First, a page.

Channel Islands- A California Gem, Santa Cruz Island

I have lived in California my whole life. There are so many treasures I have visited that this beautiful state offers. From the beach to the mountains, snow and the sun, Yosemite to Joshua Tree. For each of the adventurous places I have visited, there are probably a dozen more I have not.

Before Memorial Day weekend 2016, I had never been to the Channel Islands. Or so I had thought, embarrassingly. When questioned about my upcoming trip, I didn’t have much to say fact wise about the collection of islands off the west coast of California. Google to the rescue! Wikipedia informed me that there are 8 islands (Four Northern- Anacapa, San Miguel, Santa Cruz, Santa Rosa; Four Southern- San Clemente, San Nicolas, Santa Barbara, and Santa Catalina). Since I had been to Catalina a few times, I had officially been to one of the islands, and didn’t even know it. Go me (slaps hand to forehead, used to be a teacher)!
Riding the skiff (small inflatable boat) over from the shuttle to the island.

 

Arriving at Scorpion Anchorage on Santa Cruz Island.
The boat via Island Packers was booked in December to take us from Ventura Harbor to the largest of the islands, Santa Cruz. This island is one of four that are part of the Channel Islands National Park. The group also booked two tandem kayaks, and a camping spot for three days and two nights. There are also back country camping options, that pair well with the fantastic yet sometimes rigorous hiking due to the quick elevation gains and loses from shores to peaks. Although the islands offer beautiful snorkeling and diving, the water was too cold for wetsuit-less me.
A chilly evening walk on the beach after a delicious camping stove top meal. Scorpion Anchorage.

 

The guys looking for birds and other wild life. A short but steep hike to Cavern Point.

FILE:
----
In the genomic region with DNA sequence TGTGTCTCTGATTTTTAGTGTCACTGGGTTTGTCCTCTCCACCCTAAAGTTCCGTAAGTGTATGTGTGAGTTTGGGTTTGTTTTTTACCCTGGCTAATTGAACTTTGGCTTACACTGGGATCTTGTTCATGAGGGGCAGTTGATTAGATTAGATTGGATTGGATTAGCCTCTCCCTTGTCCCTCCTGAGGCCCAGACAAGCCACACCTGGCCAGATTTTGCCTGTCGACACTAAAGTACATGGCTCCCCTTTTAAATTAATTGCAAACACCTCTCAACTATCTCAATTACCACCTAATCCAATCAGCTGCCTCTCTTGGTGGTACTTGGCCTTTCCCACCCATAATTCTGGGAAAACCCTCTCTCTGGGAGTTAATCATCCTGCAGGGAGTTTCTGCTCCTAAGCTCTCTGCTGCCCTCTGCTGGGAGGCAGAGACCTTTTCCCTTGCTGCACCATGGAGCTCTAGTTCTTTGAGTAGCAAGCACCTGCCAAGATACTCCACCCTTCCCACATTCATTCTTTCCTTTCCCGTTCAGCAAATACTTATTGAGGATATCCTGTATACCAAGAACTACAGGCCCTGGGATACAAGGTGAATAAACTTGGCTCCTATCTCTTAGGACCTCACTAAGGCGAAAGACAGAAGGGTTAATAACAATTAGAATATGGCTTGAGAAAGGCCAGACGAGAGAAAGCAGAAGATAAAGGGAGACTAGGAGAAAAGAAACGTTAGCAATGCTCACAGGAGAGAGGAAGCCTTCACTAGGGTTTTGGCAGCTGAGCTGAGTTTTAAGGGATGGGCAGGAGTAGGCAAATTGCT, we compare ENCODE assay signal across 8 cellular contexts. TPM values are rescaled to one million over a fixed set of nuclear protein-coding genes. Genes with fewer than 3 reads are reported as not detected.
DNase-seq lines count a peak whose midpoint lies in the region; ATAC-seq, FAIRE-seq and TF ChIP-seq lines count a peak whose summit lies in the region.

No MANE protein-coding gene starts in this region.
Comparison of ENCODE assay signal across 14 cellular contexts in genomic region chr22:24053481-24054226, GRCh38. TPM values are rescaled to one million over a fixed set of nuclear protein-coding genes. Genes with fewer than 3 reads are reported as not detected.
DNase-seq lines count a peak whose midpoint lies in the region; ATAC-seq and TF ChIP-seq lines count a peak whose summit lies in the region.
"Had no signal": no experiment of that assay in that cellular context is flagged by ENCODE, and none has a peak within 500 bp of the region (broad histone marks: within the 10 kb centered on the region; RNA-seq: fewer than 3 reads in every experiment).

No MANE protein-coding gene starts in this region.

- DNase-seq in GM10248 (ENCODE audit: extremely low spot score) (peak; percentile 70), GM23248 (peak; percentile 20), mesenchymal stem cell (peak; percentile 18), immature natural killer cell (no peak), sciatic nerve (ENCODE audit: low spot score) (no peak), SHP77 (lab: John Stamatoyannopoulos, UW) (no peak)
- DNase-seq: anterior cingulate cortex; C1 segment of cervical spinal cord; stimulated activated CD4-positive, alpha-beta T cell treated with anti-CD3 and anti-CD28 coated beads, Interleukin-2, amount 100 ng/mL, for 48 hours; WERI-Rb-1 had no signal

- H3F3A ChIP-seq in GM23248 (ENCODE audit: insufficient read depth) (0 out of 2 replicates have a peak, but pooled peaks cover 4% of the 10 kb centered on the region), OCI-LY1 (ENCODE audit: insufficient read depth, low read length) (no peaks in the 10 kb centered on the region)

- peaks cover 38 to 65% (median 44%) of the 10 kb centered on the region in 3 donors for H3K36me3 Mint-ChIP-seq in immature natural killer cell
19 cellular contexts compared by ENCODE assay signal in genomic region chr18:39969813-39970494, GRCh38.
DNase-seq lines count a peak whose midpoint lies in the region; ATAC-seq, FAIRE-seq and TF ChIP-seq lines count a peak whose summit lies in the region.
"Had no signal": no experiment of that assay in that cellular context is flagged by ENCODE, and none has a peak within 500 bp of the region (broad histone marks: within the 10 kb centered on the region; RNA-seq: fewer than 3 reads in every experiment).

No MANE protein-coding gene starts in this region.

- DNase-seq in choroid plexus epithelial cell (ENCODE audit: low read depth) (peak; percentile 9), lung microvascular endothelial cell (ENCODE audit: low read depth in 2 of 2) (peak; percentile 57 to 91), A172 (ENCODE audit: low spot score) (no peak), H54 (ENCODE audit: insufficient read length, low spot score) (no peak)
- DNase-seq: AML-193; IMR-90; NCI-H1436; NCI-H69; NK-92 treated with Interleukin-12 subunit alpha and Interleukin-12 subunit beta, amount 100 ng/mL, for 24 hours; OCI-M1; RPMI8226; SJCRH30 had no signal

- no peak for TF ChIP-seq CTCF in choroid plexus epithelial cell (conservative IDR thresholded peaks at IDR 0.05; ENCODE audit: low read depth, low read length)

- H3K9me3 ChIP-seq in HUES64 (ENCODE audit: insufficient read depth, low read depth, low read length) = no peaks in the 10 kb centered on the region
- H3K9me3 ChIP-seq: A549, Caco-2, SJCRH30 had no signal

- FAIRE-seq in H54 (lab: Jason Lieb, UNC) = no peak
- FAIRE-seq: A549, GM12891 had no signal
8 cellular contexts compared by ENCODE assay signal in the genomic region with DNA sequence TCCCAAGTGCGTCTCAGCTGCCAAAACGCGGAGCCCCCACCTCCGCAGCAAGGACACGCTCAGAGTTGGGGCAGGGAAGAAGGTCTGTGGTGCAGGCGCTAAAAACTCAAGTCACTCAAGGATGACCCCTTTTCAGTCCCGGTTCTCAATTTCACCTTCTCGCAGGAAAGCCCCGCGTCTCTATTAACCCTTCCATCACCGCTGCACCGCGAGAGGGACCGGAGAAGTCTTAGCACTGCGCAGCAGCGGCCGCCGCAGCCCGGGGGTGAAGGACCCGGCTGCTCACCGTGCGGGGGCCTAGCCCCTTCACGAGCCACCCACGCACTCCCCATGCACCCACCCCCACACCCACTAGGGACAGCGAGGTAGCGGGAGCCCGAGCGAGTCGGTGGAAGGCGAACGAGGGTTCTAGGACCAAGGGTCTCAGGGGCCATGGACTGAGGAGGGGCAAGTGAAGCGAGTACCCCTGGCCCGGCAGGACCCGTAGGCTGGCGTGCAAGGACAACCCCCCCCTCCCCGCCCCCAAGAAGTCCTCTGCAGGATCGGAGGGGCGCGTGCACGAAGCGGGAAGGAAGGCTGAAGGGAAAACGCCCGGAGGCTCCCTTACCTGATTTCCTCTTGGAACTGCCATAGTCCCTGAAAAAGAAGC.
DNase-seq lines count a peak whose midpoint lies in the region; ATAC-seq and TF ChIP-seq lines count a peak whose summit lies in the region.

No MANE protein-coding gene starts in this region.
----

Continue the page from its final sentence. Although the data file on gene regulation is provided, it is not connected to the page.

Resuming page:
One of many wildlife encounters. The Island Fox is fearless around humans.

 

Finding that perfect place to nap.
We hiked and picnicked while on the trip. As well as kayaked through several large caves. While on the water I saw my first ever whale in nature. A hump back breached the surface to greet us on our way to Santa Cruz. Sea Lions tried to soak up some sun in plain view upon the rocks, but the weekend was mostly cloudy. The islands also boast a large variety of wild life that only exists there. On Santa Cruz, which was first inhabited by the Chumash people over 10,000 years ago, some of the top animals to see are the Island Fox, Island Scrub Jay, and Island Fence Lizard. There were a few expeditions of exploration over the years, and the Chumash eventually all left by 1822. Many ownership disputes ensued, and then in 1855 the first Merino sheep were brought to the island, which began the 152 year ranching era.
The largest and longest of the caves to kayak through. To the right you can see a small protected channel between two rocks.

 

Heading into the cave.

 

Light at the end of the long tunnel.

 

Although mostly cloudy, the sun broke once for us to illuminate the waters from this cave opening, which was our exit.

 

The protected channel previously mentioned was host to many urchin, fish, and other underwater creatures.
You can visit the original buildings that the ranchers lived in, and learn more about the island through an interpretive walk with or without a guide. The volunteer docents and park rangers are very knowledgeable about the islands, as well as the sea captains who often narrate the voyage with sea facts.
Louie loves to stack rocks precisely on their points.

 

Many of these usually deep water ‘crabs’ were washed ashore. We escorted them back to the sea.

 

One of several Sea Lion sightings.

 

This guy out for some tummy time.

 

Just cruising on by…

 

We kayaked all three days. This skinny arch required paddles up and vertical as we passed through.

 

 A big thanks to my chauffeur, and husband.
Louie pretty much paddled all weekend and let me enjoy the ride.
The crew setting sail for all adventures.
If you plan to visit I highly suggest you book very far in advance, at least 5 months. This National Park is one of the least visited because of the limitations on its usage. Which leaves these islands in much more pristine condition than other California parks, as well as offers a rural and quiet experience. After booking your boat, book your camp site, which are fire less. Add some kayaks, snorkeling, diving, or hiking to the trip and you are set! One more thing. Always remember to limit your impact by carrying all your trash out (and any more you find floating around), as well as brushing off your gear before coming to the island and when leaving to prevent the spread of non-native plant species.
Human sized rock arch.

 

YOUTUBE VIDEO Supported headstand on a kayak. Did I fall in?

 

YOUTUBE VIDEO yoga on a kayak.

 

 

 

 

 

No trip is complete without a series of yoga opportunities taken!

 

Enjoy your trip and…
Stay Adventurous,
Valarie Tes

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